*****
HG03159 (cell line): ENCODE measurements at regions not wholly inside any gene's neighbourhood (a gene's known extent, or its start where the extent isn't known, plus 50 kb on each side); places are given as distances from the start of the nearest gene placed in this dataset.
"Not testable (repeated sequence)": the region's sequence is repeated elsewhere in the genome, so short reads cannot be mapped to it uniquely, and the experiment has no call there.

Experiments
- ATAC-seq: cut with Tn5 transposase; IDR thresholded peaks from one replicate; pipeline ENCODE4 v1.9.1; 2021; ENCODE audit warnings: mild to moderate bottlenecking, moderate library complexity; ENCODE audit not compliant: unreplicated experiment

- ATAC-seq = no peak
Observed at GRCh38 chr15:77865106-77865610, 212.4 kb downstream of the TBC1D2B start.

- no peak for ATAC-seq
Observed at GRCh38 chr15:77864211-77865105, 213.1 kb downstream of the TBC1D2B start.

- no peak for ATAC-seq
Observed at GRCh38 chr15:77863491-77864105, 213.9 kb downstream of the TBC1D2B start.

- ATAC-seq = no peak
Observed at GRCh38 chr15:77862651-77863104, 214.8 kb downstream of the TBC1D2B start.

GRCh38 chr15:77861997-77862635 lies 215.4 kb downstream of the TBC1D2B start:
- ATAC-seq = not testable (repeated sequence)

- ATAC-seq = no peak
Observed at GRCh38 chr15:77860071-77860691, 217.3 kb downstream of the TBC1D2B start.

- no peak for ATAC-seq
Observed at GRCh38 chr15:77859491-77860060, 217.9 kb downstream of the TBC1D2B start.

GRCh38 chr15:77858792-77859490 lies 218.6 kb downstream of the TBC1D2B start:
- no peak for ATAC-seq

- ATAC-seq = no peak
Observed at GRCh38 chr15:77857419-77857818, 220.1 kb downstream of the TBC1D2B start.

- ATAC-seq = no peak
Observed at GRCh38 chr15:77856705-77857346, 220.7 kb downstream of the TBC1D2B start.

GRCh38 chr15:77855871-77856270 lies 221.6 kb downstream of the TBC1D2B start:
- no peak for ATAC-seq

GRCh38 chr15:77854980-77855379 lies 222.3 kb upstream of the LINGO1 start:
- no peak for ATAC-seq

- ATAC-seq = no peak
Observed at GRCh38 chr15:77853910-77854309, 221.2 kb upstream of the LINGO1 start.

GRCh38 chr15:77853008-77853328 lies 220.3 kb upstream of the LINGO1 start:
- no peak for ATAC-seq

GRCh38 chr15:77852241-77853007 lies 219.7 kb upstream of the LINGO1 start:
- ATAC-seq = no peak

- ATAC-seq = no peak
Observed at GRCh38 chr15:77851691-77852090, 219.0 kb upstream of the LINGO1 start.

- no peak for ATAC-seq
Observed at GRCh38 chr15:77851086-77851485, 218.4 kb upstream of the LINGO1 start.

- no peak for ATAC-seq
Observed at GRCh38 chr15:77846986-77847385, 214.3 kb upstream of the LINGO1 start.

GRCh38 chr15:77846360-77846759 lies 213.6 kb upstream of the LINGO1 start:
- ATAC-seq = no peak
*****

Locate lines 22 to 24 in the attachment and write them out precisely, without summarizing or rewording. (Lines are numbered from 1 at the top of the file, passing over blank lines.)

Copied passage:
Observed at GRCh38 chr15:77857419-77857818, 220.1 kb downstream of the TBC1D2B start.

- ATAC-seq = no peak
Observed at GRCh38 chr15:77856705-77857346, 220.7 kb downstream of the TBC1D2B start.